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Post Traumatic Stress Disorder

“The system should assume due to the current conditions of today’s current conflicts, that PTSD is inevitable. And that counseling should be made mandatory after deployment” (Anonymous, 2007).

The following is put out by the Madison Institute of Health. Their website Facts for Health has a comprehensive and straightforward section on PTSD: As the name implies, posttraumatic stress disorder occurs only after

“I was rushed out, but at that point it was what I wanted. I wanted to distance myself

(post) an extremely stressful event (trauma). The more severe the trauma

from the military a much as possible, as quickly as possible. It was emphasized to me

and the longer the person is exposed to it, the greater the likelihood of

that I should keep many DD214 copies. I’d just gotten back from Iraq so my head was

developing PTSD.

in a strange decompressing state. I was still anticipating attack” (Anonymous, 2007).

Post traumatic stress disorder scared the living hell out of me. I started experiencing PTSD symptoms while I was still on active duty and stationed stateside. I started having flashbacks, loss of sleep, and hyper vigilance that made no sense to me and was very scary. One month I was healthy and then gradually my qual-

Three or more of the following characteristics are usually present:

• • • • •

numbing, detachment or absence of emotional response reduced awareness of surroundings (being dazed) sensation that surroundings are distorted or unreal the feeling that you are different, strange or unreal an inability to remember parts of the trauma.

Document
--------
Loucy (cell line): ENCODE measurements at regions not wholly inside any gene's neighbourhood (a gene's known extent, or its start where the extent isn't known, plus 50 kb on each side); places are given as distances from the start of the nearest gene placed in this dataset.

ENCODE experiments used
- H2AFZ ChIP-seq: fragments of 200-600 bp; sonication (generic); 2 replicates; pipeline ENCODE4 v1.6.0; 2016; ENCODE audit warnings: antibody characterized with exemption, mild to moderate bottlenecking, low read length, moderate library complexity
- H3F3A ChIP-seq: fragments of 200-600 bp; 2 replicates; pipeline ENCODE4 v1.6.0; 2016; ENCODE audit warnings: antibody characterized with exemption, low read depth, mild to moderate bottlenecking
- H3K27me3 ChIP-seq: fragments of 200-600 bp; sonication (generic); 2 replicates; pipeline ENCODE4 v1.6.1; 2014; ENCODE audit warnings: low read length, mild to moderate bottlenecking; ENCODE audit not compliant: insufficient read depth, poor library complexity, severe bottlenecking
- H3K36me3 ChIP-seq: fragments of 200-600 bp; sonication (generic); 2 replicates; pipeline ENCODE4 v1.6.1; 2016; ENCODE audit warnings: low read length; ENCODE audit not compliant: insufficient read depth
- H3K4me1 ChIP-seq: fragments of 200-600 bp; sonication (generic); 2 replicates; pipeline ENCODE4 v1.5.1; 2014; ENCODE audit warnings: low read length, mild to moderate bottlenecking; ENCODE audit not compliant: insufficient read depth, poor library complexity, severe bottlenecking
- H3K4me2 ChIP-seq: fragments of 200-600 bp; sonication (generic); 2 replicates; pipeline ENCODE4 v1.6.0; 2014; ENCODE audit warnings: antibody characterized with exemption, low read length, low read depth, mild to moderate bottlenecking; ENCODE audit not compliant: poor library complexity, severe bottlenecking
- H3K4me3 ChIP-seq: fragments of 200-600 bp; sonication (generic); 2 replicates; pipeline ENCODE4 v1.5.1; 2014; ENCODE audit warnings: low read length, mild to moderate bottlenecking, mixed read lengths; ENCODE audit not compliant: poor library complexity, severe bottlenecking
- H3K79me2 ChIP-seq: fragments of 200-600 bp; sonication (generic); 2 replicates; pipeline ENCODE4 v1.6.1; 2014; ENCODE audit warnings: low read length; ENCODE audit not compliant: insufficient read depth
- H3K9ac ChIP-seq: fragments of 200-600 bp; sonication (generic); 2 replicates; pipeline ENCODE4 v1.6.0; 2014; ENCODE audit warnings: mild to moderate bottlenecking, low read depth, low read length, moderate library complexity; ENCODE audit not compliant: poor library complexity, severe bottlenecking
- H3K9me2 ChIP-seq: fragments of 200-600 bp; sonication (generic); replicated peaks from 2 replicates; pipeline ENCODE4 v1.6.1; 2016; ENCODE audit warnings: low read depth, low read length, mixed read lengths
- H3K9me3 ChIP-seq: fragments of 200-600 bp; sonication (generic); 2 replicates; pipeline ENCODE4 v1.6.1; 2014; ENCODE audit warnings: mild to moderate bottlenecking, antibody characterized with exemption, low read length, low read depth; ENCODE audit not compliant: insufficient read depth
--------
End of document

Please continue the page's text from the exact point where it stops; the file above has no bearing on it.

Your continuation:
ity of life rapidly deteriorated. After my honorable discharge I bit the bullet and

In addition to three or more of these five characteristics, the traumatic

registered at the VA hospital. Registering was a frustrating process but after that

event is relived repeatedly. This can take the form of recurrent images,

was over I did receive help from the clinics there. The biggest challenge for me was

thoughts, dreams or “flashbacks” of the event. Even reminders of the

having to explain to people what I was going through. I felt like I was crazy. I was

event can cause extreme distress, so many people go out of their way

not comfortable talking to my family and friends about it.

to avoid places or events that resemble the traumatic event in some ways. Many experience increased anxiety, restlessness, sleeplessness,

As you read more about PTSD in this section, please remember that having PTSD is

irritability, poor concentration, hyper vigilance or an exaggerated startle

not something you should be ashamed of. Not learning coping skills or avoiding

response. Some are even plagued by feelings of “survivor’s guilt,” because

treatment will make your life and transition harder than it needs to be. Please use these pages as a starting point to help yourself.

they survived when others did not or because of certain things they may have had to do to survive. This complete set of symptoms is obviously very disruptive and stressful to the victim as well as their family and loved ones. It can even impair job performance and social functioning. (Madison Institute of Medicine, n.d.)

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You Are Stronger Than You Think You Are: A Straightforward Transition Manual  

A straightforward manual for veterans transitioning out the U.S. military.

You Are Stronger Than You Think You Are: A Straightforward Transition Manual  

A straightforward manual for veterans transitioning out the U.S. military.